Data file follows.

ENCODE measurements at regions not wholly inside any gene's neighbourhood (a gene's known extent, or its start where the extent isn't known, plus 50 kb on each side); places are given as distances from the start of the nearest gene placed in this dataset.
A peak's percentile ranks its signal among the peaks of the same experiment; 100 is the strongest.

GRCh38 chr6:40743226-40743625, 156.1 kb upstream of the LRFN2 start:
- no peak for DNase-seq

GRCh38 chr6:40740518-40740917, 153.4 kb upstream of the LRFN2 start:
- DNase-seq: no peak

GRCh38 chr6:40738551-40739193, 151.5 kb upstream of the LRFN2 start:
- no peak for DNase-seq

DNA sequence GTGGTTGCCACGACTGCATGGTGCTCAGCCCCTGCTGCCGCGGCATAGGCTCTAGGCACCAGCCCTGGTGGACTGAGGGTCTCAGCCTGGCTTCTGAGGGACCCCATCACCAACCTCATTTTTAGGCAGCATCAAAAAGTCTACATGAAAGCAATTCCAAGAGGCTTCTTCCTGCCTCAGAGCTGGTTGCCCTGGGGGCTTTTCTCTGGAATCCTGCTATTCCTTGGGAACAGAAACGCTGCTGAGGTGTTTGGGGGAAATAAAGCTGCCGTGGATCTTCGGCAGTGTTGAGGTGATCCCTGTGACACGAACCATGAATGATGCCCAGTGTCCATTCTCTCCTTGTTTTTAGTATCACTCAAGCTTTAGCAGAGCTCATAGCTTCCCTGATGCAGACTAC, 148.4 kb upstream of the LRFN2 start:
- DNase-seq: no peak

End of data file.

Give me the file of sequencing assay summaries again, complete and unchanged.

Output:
ENCODE measurements at regions not wholly inside any gene's neighbourhood (a gene's known extent, or its start where the extent isn't known, plus 50 kb on each side); places are given as distances from the start of the nearest gene placed in this dataset.
A peak's percentile ranks its signal among the peaks of the same experiment; 100 is the strongest.

GRCh38 chr6:40743226-40743625, 156.1 kb upstream of the LRFN2 start:
- no peak for DNase-seq

GRCh38 chr6:40740518-40740917, 153.4 kb upstream of the LRFN2 start:
- DNase-seq: no peak

GRCh38 chr6:40738551-40739193, 151.5 kb upstream of the LRFN2 start:
- no peak for DNase-seq

DNA sequence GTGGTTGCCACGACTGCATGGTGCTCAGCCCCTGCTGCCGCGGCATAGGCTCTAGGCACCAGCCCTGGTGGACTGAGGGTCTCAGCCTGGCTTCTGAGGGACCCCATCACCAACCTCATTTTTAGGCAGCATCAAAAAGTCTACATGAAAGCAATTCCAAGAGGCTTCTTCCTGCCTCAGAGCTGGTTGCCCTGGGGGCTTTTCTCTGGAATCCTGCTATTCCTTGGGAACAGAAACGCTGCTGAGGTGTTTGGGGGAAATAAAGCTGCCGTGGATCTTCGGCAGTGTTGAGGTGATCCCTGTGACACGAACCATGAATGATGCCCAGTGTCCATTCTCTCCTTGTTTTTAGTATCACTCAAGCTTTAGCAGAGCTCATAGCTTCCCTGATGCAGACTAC, 148.4 kb upstream of the LRFN2 start:
- DNase-seq: no peak